I've been reading through W. H. Auden and Elizabeth Mayer's translation of Goethe's Letters from Italy for the past few days. I found a passage there that is quite beautiful. (There are several, and I will probably share more quotations from Goethe's letters in this blog at a later date.)
Goethe, in this passage, has just talked about his own experiences listening to the singers on the canals of Venice. He has mentioned often in the narrative how loudly they sing, and has explained how the perfect method of listening to the singers is to stand equidistance between them, hearing their song as a dialogue between two voices. He then describes a scene that his friend is encouraging him to witness first hand, saying:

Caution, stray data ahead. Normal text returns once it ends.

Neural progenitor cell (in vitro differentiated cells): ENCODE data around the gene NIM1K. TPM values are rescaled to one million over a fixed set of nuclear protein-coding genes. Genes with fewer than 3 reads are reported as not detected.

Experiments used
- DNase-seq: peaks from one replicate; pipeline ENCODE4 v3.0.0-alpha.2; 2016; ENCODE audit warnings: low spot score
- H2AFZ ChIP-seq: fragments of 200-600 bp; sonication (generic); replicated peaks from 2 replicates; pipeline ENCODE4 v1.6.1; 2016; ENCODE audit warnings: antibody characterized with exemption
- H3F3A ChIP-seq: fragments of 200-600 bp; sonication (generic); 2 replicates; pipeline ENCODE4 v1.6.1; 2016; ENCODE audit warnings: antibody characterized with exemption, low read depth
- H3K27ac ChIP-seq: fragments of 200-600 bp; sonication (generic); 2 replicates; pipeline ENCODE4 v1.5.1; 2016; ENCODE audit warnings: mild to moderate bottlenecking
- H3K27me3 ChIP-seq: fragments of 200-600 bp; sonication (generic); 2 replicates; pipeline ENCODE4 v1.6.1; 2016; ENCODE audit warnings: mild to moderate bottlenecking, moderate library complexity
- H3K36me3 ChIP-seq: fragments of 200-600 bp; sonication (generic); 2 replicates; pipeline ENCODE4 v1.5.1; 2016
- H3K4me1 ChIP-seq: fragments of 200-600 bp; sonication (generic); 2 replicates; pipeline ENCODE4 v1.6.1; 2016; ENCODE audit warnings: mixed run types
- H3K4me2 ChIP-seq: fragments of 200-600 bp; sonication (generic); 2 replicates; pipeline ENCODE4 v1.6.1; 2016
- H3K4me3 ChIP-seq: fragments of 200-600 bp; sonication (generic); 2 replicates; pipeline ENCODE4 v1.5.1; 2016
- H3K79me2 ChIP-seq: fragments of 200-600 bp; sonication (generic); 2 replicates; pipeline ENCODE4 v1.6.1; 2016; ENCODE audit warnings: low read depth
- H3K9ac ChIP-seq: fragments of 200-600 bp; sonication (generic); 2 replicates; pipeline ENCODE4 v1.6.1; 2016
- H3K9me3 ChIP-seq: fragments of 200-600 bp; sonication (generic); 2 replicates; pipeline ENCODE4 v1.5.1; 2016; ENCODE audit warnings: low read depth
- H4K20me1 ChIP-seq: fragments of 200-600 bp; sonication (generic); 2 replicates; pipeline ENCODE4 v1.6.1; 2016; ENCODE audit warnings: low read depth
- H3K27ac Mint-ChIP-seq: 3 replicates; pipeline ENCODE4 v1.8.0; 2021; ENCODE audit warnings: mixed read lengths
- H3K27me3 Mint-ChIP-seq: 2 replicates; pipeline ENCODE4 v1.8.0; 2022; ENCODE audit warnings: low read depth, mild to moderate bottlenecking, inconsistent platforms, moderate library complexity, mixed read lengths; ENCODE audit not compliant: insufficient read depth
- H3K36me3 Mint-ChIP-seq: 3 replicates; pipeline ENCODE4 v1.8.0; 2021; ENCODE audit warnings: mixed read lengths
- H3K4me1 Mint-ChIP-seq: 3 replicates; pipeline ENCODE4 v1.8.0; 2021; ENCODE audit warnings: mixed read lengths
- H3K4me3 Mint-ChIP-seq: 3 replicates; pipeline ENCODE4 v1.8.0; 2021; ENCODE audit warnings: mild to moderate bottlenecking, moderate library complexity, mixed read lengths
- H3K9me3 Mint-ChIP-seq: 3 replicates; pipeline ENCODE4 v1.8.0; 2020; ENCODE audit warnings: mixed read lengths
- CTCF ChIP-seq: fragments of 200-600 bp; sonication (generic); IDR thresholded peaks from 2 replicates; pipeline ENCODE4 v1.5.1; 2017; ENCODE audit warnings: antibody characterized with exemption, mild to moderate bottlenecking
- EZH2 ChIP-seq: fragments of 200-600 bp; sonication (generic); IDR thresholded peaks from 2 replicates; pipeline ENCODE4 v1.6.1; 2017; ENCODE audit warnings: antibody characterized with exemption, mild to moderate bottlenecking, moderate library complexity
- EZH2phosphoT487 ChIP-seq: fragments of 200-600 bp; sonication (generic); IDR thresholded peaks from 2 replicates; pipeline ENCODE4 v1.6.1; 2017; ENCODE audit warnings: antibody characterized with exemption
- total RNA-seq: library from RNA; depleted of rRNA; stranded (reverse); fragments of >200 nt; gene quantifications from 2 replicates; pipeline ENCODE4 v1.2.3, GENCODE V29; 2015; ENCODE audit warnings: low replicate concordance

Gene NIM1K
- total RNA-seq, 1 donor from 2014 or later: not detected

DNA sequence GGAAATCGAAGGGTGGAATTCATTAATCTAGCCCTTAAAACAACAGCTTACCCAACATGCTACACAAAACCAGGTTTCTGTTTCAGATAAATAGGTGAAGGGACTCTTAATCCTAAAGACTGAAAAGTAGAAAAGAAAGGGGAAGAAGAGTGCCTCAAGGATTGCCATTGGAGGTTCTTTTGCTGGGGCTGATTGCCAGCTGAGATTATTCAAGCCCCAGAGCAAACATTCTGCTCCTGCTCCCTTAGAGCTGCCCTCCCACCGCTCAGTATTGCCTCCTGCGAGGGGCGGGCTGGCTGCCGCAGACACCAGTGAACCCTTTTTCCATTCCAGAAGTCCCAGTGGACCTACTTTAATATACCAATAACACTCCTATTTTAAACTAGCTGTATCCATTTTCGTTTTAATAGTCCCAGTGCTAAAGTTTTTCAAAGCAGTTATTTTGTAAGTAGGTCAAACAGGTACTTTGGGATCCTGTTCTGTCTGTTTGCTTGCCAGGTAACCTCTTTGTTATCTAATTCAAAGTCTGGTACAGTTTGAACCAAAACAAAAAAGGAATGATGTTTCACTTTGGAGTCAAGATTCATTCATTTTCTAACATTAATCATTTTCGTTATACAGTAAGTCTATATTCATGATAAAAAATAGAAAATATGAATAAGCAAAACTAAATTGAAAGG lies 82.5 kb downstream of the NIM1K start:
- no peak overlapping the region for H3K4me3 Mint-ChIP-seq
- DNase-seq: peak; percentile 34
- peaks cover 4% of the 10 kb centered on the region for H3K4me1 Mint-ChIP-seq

"He wanted me to hear the women on the Lido, especially those from Malamocco and Pellestrina. They too, he told me, sing verses by Tasso to the same or a similar melody, and added: 'It is their custom to sit on the seashore while their husbands are out sea-fishing, and sing these songs in penetrating tones until, from far out over the sea, their men reply, and in this way they converse with each other.' Is this not a beautiful custom? I dare say that, to someone standing close by, the sound of such voices, competing with the thunder of the waves, might not be very agreeable. But the motive behind such singing is so human and genuine that it makes the mere notes of the melody, over which scholars have racked their brains in vain, come to life. It is the cry of some lonely human being sent out into the wide world till it reaches the ears of another lonely human being who is moved to answer it."
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